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Flashback Fridays: February 1986

On February 20th, 1986, the Soviet Union officially launched their own space station, Mir. While there had previously been low-orbiting stations in the atmosphere, Mir revolutionized the modular design that continues to influence present-day spacecrafts. This station was significantly larger than any previous man-made satellite, allowing for easier usage of the premises for various experiments. Additionally, Mir’s design allowed for a greater longevity than any previous spacecraft, operating for well over a decade. In the early 1990’s, both the United States and Russia officially declared a joint-exploration program that would allow for U.S. astronauts to board Mir, and Russian cosmonauts to board an American space-shuttle. The once thriving “Space Race” between two ideologically different world-powers had been long over, making way for an internationally-lead movement for space exploration. Construction on the International Space Station was announced in September of 1993, and was launched over five years later. Despite being deorbited shortly thereafter, Mir’s legacy remains as a stepping-stone in mankind’s achievements towards adventuring the outer-limits of our world.

In February of 1986, Pixar Animation Studios was officially spun-off as a corporation from its original company, Lucasfilm. Apple co-founder Steve Jobs funded Pixar with well over ten million dollars. The company started small with their entertainment, releasing their first independent short in August of that year. Luxo Jr., as it is called, would be the first of many innovative shorts that evolved the animation medium into the computer-generated era. Two years later, a short entitled Tin Toy would release, winning that year’s “Academy Award for Best Animated Short Film.” Tin Toy would further serve as the basis for the production of the 1995 classic, Toy Story. After the release of their first feature-length film, Pixar would become a household name. In the thirty-five years since its founding, they’ve released a multitude of cinematic staples including Monster’s Inc., Finding Nemo, The Incredibles, and WALL -E. Their most recent film as of 2021 is Soul, of which is currently nominated for the Golden Globe Awards’ “Best Animated Feature Film” category.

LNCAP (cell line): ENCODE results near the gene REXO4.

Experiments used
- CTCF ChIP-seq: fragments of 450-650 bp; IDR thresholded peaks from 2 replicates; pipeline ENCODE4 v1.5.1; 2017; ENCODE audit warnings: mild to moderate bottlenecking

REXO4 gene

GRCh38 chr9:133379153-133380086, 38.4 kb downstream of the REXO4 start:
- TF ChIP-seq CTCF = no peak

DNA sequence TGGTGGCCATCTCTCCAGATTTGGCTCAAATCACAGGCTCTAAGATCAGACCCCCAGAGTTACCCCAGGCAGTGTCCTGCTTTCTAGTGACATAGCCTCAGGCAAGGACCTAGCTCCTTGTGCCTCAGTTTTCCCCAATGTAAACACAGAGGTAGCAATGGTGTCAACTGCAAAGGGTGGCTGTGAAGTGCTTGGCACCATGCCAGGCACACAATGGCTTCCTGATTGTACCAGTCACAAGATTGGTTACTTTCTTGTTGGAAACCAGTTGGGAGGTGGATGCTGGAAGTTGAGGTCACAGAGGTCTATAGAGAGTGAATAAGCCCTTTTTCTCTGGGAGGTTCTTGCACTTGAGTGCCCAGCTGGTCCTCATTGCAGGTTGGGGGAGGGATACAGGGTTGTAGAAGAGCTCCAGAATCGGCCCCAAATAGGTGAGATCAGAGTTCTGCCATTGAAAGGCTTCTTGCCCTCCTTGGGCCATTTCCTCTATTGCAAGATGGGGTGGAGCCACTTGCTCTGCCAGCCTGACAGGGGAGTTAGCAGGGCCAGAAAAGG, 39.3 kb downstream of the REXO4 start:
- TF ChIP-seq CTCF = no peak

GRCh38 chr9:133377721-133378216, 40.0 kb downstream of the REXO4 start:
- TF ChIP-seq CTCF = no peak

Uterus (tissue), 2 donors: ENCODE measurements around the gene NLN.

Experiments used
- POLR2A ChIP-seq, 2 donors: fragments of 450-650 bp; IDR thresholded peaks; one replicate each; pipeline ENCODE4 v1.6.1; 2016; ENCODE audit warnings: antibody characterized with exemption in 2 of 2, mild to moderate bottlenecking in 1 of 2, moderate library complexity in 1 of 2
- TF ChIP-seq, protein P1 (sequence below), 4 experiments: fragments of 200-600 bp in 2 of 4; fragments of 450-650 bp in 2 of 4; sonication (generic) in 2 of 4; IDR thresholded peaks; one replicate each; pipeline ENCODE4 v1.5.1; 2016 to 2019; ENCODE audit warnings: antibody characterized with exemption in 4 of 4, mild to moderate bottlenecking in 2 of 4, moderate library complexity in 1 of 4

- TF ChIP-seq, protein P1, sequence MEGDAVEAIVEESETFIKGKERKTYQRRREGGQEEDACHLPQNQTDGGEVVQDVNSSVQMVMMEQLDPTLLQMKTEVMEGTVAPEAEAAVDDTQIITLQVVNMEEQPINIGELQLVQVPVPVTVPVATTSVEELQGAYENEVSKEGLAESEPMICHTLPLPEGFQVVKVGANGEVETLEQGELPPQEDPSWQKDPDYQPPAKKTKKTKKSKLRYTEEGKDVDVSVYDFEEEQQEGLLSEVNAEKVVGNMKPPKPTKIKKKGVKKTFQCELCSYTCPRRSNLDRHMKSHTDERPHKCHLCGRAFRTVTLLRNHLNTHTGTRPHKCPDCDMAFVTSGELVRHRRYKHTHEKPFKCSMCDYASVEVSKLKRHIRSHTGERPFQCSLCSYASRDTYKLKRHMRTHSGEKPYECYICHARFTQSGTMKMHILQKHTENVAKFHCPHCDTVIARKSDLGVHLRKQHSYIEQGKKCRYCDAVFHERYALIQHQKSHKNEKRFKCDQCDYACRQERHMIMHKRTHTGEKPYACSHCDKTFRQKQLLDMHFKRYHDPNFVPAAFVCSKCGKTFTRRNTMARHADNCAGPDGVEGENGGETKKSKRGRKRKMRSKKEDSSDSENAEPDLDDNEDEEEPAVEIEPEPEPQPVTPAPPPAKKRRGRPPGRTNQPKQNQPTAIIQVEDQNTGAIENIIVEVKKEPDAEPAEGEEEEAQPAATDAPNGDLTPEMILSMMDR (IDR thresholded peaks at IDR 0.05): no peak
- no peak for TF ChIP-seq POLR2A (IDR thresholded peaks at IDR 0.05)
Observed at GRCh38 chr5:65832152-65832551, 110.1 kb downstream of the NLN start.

Nearly thirty-five years ago, the first entry in the “Legend of Zelda” franchise was released in Japan. The original game featured a non-linear gaming structure, incorporating elements of the action, adventure, and roleplaying genres. Players have to navigate through the overworld, full of dungeons and mythical caves. Zelda’s main antagonist, Ganon – the “Prince of darkness” – has kidnapped the princess and stole the Triforce of Power, an artifact with the ability to increase its user’s strength. Before being kidnapped, Princess Zelda split the Triforce of Wisdom into eight different pieces; it is up to you, the player, to successfully gather each fragment and defeat Ganon once and for all. The heroic protagonist, Link, is a young boy who was designed to represent a coming-of-age motif that the player could identify with. Since its release, the original Zelda has remained one of the most iconic games from Nintendo’s eighties catalogue.

Writers: Lucas Hydock


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